So I had a friend of mine show me some photos that were done with a very small constant light (actually an old iPod classic) and because of the long exposure they were able to light the scene very professionally and creatively. So I wanted to experiment and try some long exposure shots myself. So with my new toy (motorcycle) I gathered my trusty Canon 7D, Tamron 17-50mm 2.8 lens and tripod and headed to the garage where my bike was sitting.
So I needed to find a source of light as I was going to be shooting in complete darkness. So I headed to the store looking for something that I could use to “paint” light over the sections of my bike that I wanted to expose.
I ended up finding the above Energizer keychain LED flashlight. So this light doesn’t put out a lot of light, but it could be very precise as well as very broad depending on how far I held the light from its target. So for $5 I figured it was worth the investment (picked it up from Home Depot).
So now I had a subject (bike) had my gear and finally had a small light. I was ready.
With the lights on in the garage I setup the camera on the tripod and framed the shot accordingly. Set the camera to manual focus (as it wouldn’t be able to auto focus in the dark) and then set my camera for 30 second exposure, f11, ISO 100, and lastly set the timer for 2 seconds. I was ready.
I then turned off the lights, fired the shutter, and painted the bike with my little flashlight.
The following pictures were my 2 favourite shots form the 8 photos that I took. I kinda wish that I had given the bike a little bit of a wash, but all in all I was very pleased with the outcome of the photos.
If there are any questions as to how these photos were taken please let me know. I will continue to play with light exposure as well as long exposure.
So I just received a much faster SDXC card and decided to do some more speed tests with the new card. Seems the actual adapter is actually quite fast and in my previous tests it was the card that was the slow part. Check out the video to see the results with the new card.
So I have tried to do time lapse photography just once and i think it turned out pretty well (ill post the videos below). Their are a few extras that you’ll need to really take good time lapse including tripod and an intervelometer (i sure hope i spelled that right).
Anyways check the article it has a good video in it as well.
And here is my video.
No one just starts out as a Professional Photographer. Like most things we need to do it to get better, plus we should do that thing with someone who is better at it then us. So being able to be a photographers assistant is sometimes a great experience. Here’s an article that talks about 12 Rules that will help you better prepare and be successful.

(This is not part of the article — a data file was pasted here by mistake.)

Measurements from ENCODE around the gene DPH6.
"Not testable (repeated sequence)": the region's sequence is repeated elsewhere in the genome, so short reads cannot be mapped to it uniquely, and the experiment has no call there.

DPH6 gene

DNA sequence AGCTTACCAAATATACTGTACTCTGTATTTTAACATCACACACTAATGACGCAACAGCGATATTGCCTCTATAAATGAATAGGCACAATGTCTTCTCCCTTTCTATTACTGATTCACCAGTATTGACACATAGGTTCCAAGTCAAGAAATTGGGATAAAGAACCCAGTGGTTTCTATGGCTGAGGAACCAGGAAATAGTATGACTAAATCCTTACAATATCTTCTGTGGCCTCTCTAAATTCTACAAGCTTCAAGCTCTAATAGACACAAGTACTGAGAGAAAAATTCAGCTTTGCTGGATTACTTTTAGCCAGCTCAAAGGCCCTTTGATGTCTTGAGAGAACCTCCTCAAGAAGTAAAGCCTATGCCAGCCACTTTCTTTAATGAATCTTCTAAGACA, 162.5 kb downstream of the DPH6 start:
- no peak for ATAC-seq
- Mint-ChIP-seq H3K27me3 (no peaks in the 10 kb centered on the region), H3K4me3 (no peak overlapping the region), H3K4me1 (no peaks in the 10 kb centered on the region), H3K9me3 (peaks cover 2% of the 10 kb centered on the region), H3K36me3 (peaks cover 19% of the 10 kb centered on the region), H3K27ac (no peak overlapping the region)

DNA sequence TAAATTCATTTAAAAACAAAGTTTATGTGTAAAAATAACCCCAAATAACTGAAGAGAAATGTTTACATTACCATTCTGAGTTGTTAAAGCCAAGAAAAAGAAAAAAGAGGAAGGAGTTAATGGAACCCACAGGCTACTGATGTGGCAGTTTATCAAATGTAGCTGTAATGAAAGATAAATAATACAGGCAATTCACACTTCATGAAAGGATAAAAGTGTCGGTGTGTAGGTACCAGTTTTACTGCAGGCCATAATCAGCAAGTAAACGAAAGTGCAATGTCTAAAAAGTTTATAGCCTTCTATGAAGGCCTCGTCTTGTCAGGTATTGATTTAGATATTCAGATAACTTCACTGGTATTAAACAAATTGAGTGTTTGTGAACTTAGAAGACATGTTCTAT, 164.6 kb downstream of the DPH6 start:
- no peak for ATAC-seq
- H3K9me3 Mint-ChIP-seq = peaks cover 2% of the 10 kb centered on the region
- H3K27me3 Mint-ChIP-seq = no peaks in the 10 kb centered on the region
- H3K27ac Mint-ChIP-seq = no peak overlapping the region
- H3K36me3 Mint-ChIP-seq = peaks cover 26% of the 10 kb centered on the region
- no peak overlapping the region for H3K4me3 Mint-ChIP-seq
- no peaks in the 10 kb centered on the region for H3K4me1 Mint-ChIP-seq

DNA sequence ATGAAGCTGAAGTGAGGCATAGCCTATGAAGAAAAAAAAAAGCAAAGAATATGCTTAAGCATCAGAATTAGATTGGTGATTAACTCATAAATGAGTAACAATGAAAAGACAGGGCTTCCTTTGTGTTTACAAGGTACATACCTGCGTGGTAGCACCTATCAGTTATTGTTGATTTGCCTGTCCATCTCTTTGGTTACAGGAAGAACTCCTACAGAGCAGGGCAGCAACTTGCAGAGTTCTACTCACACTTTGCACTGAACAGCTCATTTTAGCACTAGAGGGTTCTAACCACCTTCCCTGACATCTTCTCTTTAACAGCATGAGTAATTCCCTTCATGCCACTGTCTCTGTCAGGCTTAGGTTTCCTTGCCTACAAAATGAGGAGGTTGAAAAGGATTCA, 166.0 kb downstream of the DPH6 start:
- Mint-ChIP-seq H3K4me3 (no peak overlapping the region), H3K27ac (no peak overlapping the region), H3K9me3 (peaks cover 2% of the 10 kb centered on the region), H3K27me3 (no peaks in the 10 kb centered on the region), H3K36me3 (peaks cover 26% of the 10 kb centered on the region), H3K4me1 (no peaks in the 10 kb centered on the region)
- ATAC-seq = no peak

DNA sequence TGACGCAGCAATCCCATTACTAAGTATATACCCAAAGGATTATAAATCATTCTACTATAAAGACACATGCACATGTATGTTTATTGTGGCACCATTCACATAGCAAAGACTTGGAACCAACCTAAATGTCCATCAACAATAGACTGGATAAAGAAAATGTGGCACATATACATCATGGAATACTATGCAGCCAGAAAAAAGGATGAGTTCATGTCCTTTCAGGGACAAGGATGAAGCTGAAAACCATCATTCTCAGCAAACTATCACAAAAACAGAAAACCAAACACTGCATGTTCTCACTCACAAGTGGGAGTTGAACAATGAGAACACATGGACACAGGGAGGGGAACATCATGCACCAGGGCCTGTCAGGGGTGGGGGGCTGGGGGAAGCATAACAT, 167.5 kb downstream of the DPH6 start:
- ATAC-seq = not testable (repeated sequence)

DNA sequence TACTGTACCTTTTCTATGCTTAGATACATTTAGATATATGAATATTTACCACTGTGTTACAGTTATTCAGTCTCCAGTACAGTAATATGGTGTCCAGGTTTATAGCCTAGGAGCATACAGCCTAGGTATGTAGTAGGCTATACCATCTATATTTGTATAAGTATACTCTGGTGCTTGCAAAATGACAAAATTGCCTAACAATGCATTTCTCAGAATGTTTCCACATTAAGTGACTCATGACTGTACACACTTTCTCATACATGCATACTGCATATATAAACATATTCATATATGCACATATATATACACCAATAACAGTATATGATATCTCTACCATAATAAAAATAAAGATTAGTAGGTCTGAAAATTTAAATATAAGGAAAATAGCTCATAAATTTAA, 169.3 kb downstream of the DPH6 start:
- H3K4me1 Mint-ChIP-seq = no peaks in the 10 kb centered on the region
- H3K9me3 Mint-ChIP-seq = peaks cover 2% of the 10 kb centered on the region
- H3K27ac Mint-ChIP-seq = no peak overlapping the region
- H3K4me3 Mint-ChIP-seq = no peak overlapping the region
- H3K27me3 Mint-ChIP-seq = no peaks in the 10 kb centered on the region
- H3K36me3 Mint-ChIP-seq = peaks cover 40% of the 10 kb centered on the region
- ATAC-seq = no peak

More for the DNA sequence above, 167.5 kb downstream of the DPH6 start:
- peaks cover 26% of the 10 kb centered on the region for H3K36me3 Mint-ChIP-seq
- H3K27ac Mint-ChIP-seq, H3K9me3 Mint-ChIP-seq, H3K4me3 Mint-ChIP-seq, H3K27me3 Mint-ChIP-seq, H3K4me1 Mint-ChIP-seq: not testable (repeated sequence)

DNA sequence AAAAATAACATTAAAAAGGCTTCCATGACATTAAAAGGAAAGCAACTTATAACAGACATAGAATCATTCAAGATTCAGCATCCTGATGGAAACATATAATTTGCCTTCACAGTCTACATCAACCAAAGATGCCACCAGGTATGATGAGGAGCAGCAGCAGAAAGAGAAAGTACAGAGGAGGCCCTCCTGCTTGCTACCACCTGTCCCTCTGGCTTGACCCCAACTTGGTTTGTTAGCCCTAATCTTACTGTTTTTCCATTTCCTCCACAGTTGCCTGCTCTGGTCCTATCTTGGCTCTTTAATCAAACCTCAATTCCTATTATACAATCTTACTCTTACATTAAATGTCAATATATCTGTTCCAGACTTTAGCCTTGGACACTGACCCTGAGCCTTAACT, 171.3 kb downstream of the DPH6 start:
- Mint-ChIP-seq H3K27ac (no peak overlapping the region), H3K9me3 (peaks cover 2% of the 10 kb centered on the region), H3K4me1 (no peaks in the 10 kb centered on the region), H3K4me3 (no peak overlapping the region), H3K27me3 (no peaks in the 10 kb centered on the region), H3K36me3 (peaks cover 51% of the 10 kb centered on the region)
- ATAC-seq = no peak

Here is a big list of tips from Eric Kim. I may not 100% agree with all of them. But definitely the majority. Great list to keep in your thoughts.
So I must say, i use my iPhone a lot!! I shot a lot of video and take a lot of pictures with it. The only real issue I’ve ever really had in regards to the iPhone or I guess any phone camera is trying to hold it steady for video. Not always nice and easy. Anyways over at kickstarter there is this new ‘slingshot’. Seems like a pretty good idea. And i may be interested in picking one up. Let us know if this looks like something that may be of interest to you?
Taking pictures of Kids can be one of two things. Really hard or a lot of fun. And if you just let kids be kids then you have a much better chance of having fun and getting pictures that look natural and not forced.
Here’s one of my favourite tips…
3. DISENGAGE MOM AND DAD:
This point is probably more important than all the others combined. You’ve got to keep mom and dad under control. Often parents are tempted to engage to try to help force get their kiddos to cooperate. This is particularly likely if the kids are being somewhat rascaly. I get it. I’m a mom. I want my kids to listen, be respectful and behave appropriately—expecially when we’re getting our pictures taken (PS. it never happens for me, ever). But when mom and dad step in with their frustration and angst, we get either tears or the types of expressions that the kids are trained to give for mom and dad. . . that’s not what I’m going for.
At the beginning of a session, I explain to mom and dad that I’ve got them covered. They are free to sit back and relax. They are allowed to hang around, but they aren’t allowed to intervene between the kids and I unless I specifically as for their help. This not only ensures I have the opportunity to connect with their kids the way I’m hoping to, but it also alleviates a lot of pressure from Mom and Dad. “You mean, this experience doesn’t have to be a hellish circus for me?!” Cue huge sigh of relief.
To read the rest of the article click the following link.